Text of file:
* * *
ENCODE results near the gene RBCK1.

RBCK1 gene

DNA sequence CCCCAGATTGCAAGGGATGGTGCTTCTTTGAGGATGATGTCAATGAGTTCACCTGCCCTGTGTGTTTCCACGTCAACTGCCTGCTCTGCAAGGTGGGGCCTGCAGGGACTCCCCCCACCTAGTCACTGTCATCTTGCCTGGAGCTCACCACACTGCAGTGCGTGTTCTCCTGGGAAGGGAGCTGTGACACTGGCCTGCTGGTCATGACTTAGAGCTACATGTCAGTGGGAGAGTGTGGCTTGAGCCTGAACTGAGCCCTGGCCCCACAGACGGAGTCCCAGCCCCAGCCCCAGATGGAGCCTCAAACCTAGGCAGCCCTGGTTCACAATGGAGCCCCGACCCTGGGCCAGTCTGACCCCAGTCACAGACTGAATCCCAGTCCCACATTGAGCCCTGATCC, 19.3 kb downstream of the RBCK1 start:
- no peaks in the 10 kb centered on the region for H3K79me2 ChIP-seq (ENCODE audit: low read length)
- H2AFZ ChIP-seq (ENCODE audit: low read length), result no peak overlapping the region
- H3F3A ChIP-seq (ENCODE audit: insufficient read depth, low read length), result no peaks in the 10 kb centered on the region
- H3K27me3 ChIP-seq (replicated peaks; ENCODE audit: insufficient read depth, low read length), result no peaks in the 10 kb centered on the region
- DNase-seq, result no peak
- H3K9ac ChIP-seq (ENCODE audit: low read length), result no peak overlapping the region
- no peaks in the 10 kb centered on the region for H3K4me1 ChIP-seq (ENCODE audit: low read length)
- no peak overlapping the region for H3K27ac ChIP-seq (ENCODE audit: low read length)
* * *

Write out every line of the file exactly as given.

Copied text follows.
ENCODE results near the gene RBCK1.

RBCK1 gene

DNA sequence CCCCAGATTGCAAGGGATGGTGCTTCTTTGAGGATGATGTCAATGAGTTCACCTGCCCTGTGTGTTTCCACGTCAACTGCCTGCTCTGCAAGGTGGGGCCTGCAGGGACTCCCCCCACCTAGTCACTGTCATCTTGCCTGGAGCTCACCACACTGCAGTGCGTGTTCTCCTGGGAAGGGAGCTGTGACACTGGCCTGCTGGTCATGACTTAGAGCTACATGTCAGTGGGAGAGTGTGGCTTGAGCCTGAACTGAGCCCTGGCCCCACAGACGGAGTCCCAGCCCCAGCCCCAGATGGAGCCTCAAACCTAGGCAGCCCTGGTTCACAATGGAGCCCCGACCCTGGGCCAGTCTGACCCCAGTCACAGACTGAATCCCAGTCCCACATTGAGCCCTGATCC, 19.3 kb downstream of the RBCK1 start:
- no peaks in the 10 kb centered on the region for H3K79me2 ChIP-seq (ENCODE audit: low read length)
- H2AFZ ChIP-seq (ENCODE audit: low read length), result no peak overlapping the region
- H3F3A ChIP-seq (ENCODE audit: insufficient read depth, low read length), result no peaks in the 10 kb centered on the region
- H3K27me3 ChIP-seq (replicated peaks; ENCODE audit: insufficient read depth, low read length), result no peaks in the 10 kb centered on the region
- DNase-seq, result no peak
- H3K9ac ChIP-seq (ENCODE audit: low read length), result no peak overlapping the region
- no peaks in the 10 kb centered on the region for H3K4me1 ChIP-seq (ENCODE audit: low read length)
- no peak overlapping the region for H3K27ac ChIP-seq (ENCODE audit: low read length)